The United Nations continued to deliver vital humanitarian and development assistance in Gaza, he said, adding that the review period saw a higher flow of people and goods through Erez and Kerem Shalom crossings. Israel issued over 20,000 worker and business permits, the highest number in years. On 12 February, the League of Arab States convened a conference titled “Jerusalem: Resilience and Development”, in Cairo. Participants called for the establishment of a committee of legal experts tasked with helping give “justice to the Palestinian people”, and financing a mechanism to support small and medium-sized enterprises. On 26 February, senior Jordanian, Egyptian, Israeli, Palestinian and United States officials met in Aqaba, Jordan, reaffirming their commitment to all previous agreements, and to work towards a just and lasting peace. The parties committed to steps to de-escalate the situation on the ground, pause unilateral measures and prevent further violence, including through upholding the status quo at the holy sites.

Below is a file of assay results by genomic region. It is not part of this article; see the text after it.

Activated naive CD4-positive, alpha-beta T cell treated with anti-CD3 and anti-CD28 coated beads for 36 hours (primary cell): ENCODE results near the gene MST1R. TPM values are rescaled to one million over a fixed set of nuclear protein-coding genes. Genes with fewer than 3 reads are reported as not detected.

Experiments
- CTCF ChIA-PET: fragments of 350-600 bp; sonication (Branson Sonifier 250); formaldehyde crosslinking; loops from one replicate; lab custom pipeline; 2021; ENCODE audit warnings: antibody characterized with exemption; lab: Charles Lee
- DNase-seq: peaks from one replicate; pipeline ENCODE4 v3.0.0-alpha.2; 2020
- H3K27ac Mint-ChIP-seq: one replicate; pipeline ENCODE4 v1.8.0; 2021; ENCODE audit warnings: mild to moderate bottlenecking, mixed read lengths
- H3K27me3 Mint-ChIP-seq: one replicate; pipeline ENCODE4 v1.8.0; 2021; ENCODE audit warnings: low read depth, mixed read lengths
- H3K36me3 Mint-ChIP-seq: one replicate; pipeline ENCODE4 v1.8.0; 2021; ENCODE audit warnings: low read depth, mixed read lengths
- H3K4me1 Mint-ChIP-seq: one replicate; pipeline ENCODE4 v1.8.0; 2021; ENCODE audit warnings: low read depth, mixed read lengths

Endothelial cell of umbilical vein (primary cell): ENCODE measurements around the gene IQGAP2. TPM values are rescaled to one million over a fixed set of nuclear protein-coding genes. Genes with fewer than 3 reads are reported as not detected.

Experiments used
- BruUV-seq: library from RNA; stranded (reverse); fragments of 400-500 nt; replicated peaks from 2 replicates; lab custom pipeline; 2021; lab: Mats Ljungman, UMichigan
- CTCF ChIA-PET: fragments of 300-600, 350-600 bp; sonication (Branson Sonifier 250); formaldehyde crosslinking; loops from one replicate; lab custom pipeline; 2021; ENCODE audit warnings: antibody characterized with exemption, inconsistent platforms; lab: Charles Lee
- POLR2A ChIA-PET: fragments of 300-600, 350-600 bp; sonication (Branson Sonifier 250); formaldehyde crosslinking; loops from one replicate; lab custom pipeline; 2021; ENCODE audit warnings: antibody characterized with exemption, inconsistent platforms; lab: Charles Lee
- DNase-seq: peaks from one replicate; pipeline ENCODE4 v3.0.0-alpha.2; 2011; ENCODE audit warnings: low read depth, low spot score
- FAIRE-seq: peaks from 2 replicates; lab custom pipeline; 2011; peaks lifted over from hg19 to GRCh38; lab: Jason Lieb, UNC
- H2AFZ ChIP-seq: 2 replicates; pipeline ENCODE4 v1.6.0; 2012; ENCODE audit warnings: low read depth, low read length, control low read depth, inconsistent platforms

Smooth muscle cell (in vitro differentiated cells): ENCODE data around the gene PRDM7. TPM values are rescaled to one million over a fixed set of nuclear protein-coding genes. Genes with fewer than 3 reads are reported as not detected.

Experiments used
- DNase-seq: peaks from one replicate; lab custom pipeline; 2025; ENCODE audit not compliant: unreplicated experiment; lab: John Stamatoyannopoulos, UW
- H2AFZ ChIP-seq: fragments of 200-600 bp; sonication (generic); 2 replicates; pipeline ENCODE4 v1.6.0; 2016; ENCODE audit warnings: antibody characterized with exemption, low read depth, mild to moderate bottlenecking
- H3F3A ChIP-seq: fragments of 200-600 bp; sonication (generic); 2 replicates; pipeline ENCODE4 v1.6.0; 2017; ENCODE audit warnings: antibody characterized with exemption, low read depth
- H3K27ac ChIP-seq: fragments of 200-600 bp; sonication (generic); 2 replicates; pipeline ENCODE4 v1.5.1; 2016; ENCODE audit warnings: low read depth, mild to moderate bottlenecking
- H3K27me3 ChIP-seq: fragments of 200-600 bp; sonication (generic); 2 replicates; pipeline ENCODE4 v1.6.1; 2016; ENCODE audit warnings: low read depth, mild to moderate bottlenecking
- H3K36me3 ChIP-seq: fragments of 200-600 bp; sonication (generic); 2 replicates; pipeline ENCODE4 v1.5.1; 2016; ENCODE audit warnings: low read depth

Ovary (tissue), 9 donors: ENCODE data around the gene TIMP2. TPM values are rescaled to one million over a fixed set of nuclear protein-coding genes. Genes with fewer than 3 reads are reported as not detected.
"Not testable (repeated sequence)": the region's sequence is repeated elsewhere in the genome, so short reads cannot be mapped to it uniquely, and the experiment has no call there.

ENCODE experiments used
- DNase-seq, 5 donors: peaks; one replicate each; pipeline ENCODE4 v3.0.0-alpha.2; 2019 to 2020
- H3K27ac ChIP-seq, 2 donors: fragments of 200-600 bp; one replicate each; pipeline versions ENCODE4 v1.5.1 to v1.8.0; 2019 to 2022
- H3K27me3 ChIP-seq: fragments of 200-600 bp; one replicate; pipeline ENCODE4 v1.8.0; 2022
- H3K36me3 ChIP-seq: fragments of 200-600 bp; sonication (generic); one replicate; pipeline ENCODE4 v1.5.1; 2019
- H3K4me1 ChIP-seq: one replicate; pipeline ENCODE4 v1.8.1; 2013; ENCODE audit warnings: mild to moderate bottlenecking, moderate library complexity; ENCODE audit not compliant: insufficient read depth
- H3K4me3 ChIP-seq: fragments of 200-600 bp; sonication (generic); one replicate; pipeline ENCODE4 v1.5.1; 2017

Recalling the Council’s recent presidential statement reaffirming its commitment to a two-State solution and its opposition to terrorism and unilateral actions, he said that five European Union countries, along with the United Kingdom, have all issued statements condemning the increasing violence and calling for de-escalation. Expressing his own deep concern over the continued Israeli settlement-expansion, he said such actions “further entrench the occupation, fuel tensions and systematically erode the viability of a Palestinian State as part of a two-State solution”. Israeli settlements have no legal validity and constitute a flagrant violation of international law. Calling on the Government to halt them immediately, he condemned all acts of violence against civilians by any side, and urged leaders to help calm the situation, avoid spreading inflammatory rhetoric and speak up against those seeking to incite and escalate the situation.